No evidence of Neanderthal mitochondrial DNA has been found in modern humans.[21][22][23] This would suggest that successful admixture with Neanderthals happened paternally rather than maternally on the side of Neanderthals.[24][25] Possible hypotheses are that Neanderthal mitochondrial DNA had detrimental mutations that led to the extinction of carriers, that the hybrid offspring of Neanderthal mothers were raised in Neanderthal groups and became extinct with them, or that female Neanderthals and male Sapiens did not produce fertile offspring.[24]

As shown in an interbreeding model produced by Neves and Serva (2012), the Neanderthal admixture in modern humans may have been caused by a very low rate of interbreeding between modern humans and Neanderthals, with the exchange of one pair of individuals between the two populations in about every 77 generations.[26] This low rate of interbreeding would account for the absence of Neanderthal mitochondrial DNA from the modern human gene pool as found in earlier studies, as the model estimates a probability of only 7% for a Neanderthal origin of both mitochondrial DNA and Y chromosome in modern humans.[26]

Cabrera et al. (2017) suggest that the Neanderthal genes observed in certain modern populations in Africa may have been brought from Eurasia around 70 kya by males bearing the paternal haplogroup E and females carrying the maternal haplogroup L3.[27]

Reduced contribution[edit]

It has been found that there's a presence of large genomic regions with strongly reduced Neanderthal contribution in modern humans due to negative selection,[7][11] partly caused by hybrid male infertility.[11] These large regions of low Neanderthal contribution were most-pronounced on the X chromosome—with fivefold lower Neanderthal ancestry compared to autosomes—and contained relatively high numbers of genes specific to testes.[11] This means that modern humans have relatively few Neanderthal genes that are located on the X chromosome or expressed in the testes, consistent with the fact that male infertility is affected by a disproportionately large amount of genes on X chromosomes.[11] It has also been shown that Neanderthal ancestry has been selected against in conserved biological pathways, such as RNA processing.[11]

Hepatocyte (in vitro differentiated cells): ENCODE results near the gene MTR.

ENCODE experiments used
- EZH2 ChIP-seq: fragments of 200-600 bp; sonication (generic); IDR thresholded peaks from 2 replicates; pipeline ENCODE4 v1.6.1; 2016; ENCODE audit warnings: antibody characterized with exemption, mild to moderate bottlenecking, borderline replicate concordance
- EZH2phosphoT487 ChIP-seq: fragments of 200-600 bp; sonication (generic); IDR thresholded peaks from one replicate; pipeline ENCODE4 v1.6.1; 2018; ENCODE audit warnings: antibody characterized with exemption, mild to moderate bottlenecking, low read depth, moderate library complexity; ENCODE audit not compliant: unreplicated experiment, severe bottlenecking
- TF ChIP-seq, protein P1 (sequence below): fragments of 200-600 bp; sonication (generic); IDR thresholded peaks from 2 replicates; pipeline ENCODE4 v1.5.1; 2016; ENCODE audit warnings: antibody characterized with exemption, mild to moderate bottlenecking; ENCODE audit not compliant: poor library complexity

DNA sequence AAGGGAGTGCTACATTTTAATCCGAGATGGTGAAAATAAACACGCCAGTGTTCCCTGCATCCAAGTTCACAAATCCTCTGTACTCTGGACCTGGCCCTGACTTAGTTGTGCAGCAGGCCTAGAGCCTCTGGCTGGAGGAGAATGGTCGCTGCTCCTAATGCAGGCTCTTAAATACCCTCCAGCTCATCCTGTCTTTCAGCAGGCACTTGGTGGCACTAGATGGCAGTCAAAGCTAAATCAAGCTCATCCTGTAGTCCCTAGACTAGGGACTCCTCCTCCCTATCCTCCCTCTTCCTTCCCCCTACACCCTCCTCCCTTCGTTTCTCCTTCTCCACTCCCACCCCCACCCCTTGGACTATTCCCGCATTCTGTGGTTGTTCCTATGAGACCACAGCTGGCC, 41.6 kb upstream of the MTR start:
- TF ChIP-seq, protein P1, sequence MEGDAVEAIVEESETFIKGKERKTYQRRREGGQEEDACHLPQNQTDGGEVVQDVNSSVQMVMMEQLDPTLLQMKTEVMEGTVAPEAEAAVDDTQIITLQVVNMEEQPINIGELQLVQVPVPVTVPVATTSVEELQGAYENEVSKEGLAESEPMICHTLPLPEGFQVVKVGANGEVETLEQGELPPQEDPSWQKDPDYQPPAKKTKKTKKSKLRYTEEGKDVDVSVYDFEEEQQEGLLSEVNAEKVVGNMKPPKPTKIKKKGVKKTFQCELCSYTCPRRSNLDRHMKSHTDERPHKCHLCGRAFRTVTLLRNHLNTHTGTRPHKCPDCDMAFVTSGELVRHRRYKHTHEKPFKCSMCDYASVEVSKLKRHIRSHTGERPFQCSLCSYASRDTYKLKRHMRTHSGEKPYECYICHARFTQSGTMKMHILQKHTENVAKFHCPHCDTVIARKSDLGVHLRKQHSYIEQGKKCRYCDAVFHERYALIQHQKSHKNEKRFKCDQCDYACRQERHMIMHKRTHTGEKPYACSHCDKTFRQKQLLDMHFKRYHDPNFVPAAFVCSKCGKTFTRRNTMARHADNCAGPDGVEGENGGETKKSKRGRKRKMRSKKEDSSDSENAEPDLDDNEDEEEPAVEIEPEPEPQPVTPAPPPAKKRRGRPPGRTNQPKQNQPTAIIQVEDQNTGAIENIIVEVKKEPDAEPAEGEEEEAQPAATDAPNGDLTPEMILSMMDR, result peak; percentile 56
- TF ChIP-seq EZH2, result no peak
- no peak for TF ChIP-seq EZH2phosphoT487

Consistent with the hypothesis that purifying selection has reduced Neanderthal contribution in present-day modern human genomes, Upper Paleolithic Eurasian modern humans (such as the Tianyuan modern human) carry more Neanderthal DNA (about 4–5%) than present-day Eurasians modern humans (about 1–2%).[28]

Changes in modern humans[edit]

Genes affecting keratin were found to have been introgressed from Neanderthals into modern humans (shown in East Asians and Europeans), suggesting that these genes gave a morphological adaptation in skin and hair to modern humans to cope with non-African environments.[7][11] This is likewise for several genes involved in medical-relevant phenotypes, such as those affecting systemic lupus erythematosus, primary biliary cirrhosis, Crohn's disease, optic disk size, smoking behavior, interleukin 18 levels, and diabetes mellitus type 2.[11]

Researchers found Neanderthal introgression of 18 genes—several of which are related to UV-light adaptation—within the chromosome 3p21.31 region (HYAL region) of East Asians.[29] The introgressive haplotypes were positively selected in only East Asian populations, rising steadily from 45,000 years BP until a sudden increase of growth rate around 5,000 to 3,500 years BP.[29] They occur at very high frequencies among East Asian populations in contrast to other Eurasian populations (e.g. European and South Asian populations).[29] The findings also suggests that this Neanderthal introgression occurred within the ancestral population shared by East Asians and Native Americans.[29]

Evans et al. (2006) had previously suggested that a group of alleles collectively known as haplogroup D of microcephalin, a critical regulatory gene for brain volume, originated from an archaic human population.[30] The results show that haplogroup D introgressed 37,000 years ago (based on the coalescence age of derived D alleles) into modern humans from an archaic human population that separated 1.1 million years ago (based on the separation time between D and non-D alleles), consistent with the period when Neanderthals and modern humans co-existed and diverged respectively.[30] The high frequency of the D haplogroup (70%) suggest that it was positively selected for in modern humans.[30] The distribution of the D allele of microcephalin is high outside Africa but low in sub-Saharan Africa, which further suggest that the admixture event happened in archaic Eurasian populations.[30] This distribution difference between Africa and Eurasia suggests that the D allele originated from Neanderthals according to Lari et al. (2010), but they found that a Neanderthal individual from the Mezzena Rockshelter (Monti Lessini, Italy) was homozygous for an ancestral allele of microcephalin, thus providing no support that Neanderthals contributed the D allele to modern humans and also not excluding the possibility of a Neanderthal origin of the D allele.[31] Green et al. (2010), having analyzed the Vindija Neanderthals, also could not confirm a Neanderthal origin of haplogroup D of the microcephalin gene.[2]